Mark Selby and Shaun Murphy will contest Sunday and Monday’s Betfred World Championship final – but both came under fire after their semi-finals wins at the Crucible on Saturday night.
Three-time winner Selby prevailed 17-15 against Stuart Bingham in Sheffield in a match that saw its final session hauled off for overrunning in the afternoon, and played to a finish after Murphy’s win.
During the clash Selby, 37, was warned for slow play by referee Ben Williams, and there were a large number of turgid frame and exchanges and multiple frames re-racked.
Bingham said: “It was gruelling to play in. I want to play a free-flowing game, but you have to question how slow the play was sometimes. I don’t know if he does it in purpose.
“Maybe it was close to gamesmanship, one time he took three minutes and then just rolled the white into the balls.”
Selby said: “It was only one or two shots that were slow, there was one I had brain freeze for one on Friday, but we had about the same average shot time so he can’t call me out for that.
“Overall Stuart played better and I was digging in for a lot of it. I did start to believe last year that I could win this title again, because two years ago I didn’t.”
Murphy staged a magnificent comeback victory over Kyren Wilson – but his opponent was unhappy with some fired-up gestures in the arena.
The 2005 champion made it to the showpiece for the first time since 2015 with a 17-12 win that featured a devastating streak from 10-4 down on Thursday and deep in trouble.
Murphy took 13 of the last 15 frames but clenched fists and punching the air left Wilson underwhelmed.
It is the first time anyone has recovered from a six-frame deficit in a Crucible semi-final since Ken Doherty won 17-16 after trailing 15-9 to the late Paul Hunter in 2003.
World No6 Wilson, 29, said: “The fist pumps he was doing look a bit silly I think, it’s not for me, but Shaun has to do what he wants to do to get to me – not that it did.
“I am raging, I came here to win it. I am knocking on the door here at the Crucible, it’s another semi-final, and just want to win that title. But Shaun is a great champion and will take some stopping.”
Murphy, 38, arrived at the Crucible off the back of a poor season, but also having shed a stone and a half in a charity weight loss competition with one of the snooker MCs.
Murphy, who will now play for the £500,000 first prize, said: “It means so much to all of us to get to a final here, and hopefully lifting the trophy.
“I’d be struggling to find a time when I have played better than that from so far behind, my record here is terrible in recent years.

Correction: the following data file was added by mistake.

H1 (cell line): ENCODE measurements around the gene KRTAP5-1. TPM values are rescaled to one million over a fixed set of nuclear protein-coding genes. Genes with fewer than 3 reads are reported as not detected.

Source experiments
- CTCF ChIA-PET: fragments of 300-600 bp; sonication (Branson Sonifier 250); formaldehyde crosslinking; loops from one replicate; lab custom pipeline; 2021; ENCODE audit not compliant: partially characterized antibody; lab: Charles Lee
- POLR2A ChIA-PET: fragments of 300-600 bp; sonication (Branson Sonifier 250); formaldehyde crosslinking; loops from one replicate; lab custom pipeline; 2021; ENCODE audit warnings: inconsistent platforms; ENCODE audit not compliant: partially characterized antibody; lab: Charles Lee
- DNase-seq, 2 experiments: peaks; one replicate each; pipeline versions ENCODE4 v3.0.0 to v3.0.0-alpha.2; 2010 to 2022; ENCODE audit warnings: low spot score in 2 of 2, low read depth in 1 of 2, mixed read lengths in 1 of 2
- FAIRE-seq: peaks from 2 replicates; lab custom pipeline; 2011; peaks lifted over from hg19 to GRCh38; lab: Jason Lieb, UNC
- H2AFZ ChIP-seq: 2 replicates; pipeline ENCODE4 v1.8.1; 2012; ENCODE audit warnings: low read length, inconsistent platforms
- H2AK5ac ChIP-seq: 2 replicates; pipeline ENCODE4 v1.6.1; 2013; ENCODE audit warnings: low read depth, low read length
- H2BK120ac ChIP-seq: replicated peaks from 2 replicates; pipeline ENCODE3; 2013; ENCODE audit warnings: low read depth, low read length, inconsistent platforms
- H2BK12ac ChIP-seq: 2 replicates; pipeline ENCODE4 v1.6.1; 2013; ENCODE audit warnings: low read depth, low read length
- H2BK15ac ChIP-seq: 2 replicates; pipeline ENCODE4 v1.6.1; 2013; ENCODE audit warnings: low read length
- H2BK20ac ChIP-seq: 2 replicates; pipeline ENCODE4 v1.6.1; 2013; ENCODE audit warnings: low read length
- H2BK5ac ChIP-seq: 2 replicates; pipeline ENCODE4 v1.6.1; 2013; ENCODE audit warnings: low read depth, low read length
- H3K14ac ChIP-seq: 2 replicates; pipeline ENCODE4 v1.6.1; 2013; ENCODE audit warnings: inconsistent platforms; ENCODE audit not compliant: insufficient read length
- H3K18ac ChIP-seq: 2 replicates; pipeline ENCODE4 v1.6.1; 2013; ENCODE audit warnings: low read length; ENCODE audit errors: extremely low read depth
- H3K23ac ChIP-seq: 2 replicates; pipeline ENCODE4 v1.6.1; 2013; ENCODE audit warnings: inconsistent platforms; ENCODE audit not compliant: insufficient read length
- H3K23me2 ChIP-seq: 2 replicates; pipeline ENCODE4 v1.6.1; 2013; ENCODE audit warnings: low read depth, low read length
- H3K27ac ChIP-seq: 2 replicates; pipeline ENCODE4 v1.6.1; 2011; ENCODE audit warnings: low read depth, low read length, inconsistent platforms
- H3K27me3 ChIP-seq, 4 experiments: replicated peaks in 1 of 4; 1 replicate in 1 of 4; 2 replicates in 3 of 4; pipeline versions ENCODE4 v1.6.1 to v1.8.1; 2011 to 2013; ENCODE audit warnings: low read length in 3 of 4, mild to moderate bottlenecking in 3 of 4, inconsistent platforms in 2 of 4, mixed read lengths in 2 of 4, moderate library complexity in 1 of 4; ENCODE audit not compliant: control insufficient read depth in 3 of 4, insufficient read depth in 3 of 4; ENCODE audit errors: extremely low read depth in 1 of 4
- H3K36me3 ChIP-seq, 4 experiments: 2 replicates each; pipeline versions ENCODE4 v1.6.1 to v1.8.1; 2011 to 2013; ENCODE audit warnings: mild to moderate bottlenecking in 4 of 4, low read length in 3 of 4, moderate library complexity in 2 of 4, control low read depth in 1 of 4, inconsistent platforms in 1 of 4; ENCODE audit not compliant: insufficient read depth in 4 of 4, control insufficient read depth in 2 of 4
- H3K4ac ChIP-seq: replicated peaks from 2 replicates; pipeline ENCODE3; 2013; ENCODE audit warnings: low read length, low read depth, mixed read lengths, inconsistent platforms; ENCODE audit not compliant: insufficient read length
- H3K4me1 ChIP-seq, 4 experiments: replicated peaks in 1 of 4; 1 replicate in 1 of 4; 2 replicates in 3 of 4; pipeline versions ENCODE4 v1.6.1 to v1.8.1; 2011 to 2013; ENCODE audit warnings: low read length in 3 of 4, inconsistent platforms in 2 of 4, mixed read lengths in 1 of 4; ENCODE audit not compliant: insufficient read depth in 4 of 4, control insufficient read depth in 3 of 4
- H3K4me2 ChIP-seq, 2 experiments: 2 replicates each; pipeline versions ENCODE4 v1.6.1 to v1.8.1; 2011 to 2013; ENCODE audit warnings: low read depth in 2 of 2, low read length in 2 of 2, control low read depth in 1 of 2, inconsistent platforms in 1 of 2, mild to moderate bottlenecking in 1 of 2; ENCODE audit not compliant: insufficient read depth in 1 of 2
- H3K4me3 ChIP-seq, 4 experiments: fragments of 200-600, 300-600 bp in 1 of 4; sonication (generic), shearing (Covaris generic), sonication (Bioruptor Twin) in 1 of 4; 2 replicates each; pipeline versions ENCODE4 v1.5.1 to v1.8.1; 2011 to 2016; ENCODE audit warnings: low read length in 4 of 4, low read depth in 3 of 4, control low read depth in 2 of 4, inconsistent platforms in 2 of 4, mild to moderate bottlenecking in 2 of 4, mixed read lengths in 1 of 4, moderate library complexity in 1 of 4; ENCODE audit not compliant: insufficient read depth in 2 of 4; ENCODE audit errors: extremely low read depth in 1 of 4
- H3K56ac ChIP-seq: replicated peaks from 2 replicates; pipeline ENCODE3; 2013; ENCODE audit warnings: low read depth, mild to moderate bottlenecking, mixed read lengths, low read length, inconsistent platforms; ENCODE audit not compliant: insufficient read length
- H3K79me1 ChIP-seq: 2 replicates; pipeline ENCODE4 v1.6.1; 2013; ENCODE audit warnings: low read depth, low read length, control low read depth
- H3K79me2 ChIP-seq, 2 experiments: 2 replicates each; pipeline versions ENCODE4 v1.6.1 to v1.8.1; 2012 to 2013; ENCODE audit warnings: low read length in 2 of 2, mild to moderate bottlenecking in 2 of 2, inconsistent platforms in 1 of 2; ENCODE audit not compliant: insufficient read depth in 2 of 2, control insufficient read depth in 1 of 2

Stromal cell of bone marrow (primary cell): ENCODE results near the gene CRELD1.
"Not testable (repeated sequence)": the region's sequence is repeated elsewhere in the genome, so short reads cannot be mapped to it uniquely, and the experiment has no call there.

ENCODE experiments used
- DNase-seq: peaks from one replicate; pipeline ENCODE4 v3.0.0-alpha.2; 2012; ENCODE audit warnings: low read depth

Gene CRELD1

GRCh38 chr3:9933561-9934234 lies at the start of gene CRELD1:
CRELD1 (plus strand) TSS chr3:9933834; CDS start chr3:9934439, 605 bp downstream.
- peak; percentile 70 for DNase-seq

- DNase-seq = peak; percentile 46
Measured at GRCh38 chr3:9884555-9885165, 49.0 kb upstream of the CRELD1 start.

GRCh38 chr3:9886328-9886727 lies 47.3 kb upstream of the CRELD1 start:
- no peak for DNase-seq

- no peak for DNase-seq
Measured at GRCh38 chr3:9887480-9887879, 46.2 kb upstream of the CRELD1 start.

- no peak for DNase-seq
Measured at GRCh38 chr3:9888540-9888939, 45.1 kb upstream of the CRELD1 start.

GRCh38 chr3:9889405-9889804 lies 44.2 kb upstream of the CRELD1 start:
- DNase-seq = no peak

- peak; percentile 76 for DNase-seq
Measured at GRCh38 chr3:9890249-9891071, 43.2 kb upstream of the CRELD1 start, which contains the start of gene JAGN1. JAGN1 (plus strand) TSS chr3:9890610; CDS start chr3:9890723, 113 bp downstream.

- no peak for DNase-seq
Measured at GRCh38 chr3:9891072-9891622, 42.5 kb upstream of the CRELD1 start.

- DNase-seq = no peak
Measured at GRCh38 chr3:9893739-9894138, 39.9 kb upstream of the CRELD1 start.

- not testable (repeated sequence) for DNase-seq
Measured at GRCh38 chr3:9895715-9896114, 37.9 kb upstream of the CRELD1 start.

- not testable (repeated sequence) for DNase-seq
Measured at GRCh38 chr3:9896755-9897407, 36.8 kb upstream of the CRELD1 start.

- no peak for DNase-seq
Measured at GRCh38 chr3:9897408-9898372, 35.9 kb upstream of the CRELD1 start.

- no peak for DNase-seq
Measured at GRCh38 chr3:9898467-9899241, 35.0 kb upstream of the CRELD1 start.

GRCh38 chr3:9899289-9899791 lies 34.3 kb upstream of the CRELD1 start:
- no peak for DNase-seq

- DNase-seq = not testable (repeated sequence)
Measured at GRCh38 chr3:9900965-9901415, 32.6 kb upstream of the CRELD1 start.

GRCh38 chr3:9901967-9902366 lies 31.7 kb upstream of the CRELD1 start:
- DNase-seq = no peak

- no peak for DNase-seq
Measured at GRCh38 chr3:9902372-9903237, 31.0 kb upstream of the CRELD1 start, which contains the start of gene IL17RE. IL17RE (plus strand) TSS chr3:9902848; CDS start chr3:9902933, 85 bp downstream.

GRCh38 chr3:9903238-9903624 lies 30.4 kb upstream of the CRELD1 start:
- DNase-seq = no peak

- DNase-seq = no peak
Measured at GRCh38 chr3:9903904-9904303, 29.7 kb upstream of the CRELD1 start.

“This is the biggest of all the events. I may have done some fist-pumps but I meant no disrespect to Kyren, and personally have no problem with that, we need that in sport. I celebrated my shots.”
Murphy trailed 6-2 after the first session on Wednesday and his chances looked almost non-existent on Thursday when he fell 10-4 adrift to such a proven recent Crucible performer.
But the comeback started by taking the final two frames of the day, and then resuming at 10-6 down yesterday morning the Magician cut loose, levelling at 12-12 ahead of the decisive evening frames.
Murphy now has a chance to go one better than losing to Stuart Bingham six years ago in the final and recreate the spirit of 2005 when as a fresh-faced 22-year-old he became only the second qualifier ever to lift the trophy.
Meanwhile Culture Secretary Oliver Dowden has heaped praise on snooker’s Crucible pioneers for helping to pave the way back to normality.
The government minister has been in Sheffield for a tournament that has been designated one of the most important pilot test events in the research programme.
Crowds started at 33 per cent permitted capacity rising to a full 925 for Sunday’s final, and test data from fans before and after plus checks on ventilation and crowd behaviour are being carried out.
The snooker tournament was a perfect test subject as the Crucible data can be used to help get crowds back to indoor sport, theatre, comedy and music events.
Dowden said: “The event has been going really well so far, and I want to say thank you and pay tribute to all those that viewers won’t see, behind the scenes, making this work.
“It’s great that fans can come in and watch snooker, but this is paving the way for sport and theatre and all those things we love that we haven’t been able to do during the Covid crisis.
“We have been gathering the data from this and the number of fans is going up, to 100 per cent for the final here, seeing the spread risks, and making sure we can get sport back safely again.
“The great thing about using the Crucible was doing two things at once – a sporting venue, but also a theatre venue at other times.
“The information gathered helps us to understand how we can safely re-open theatres, and also indoor sporting events.
“That will be crucial because hopefully we can have fans back socially distanced from May 17, and we want everyone back in from the middle of June."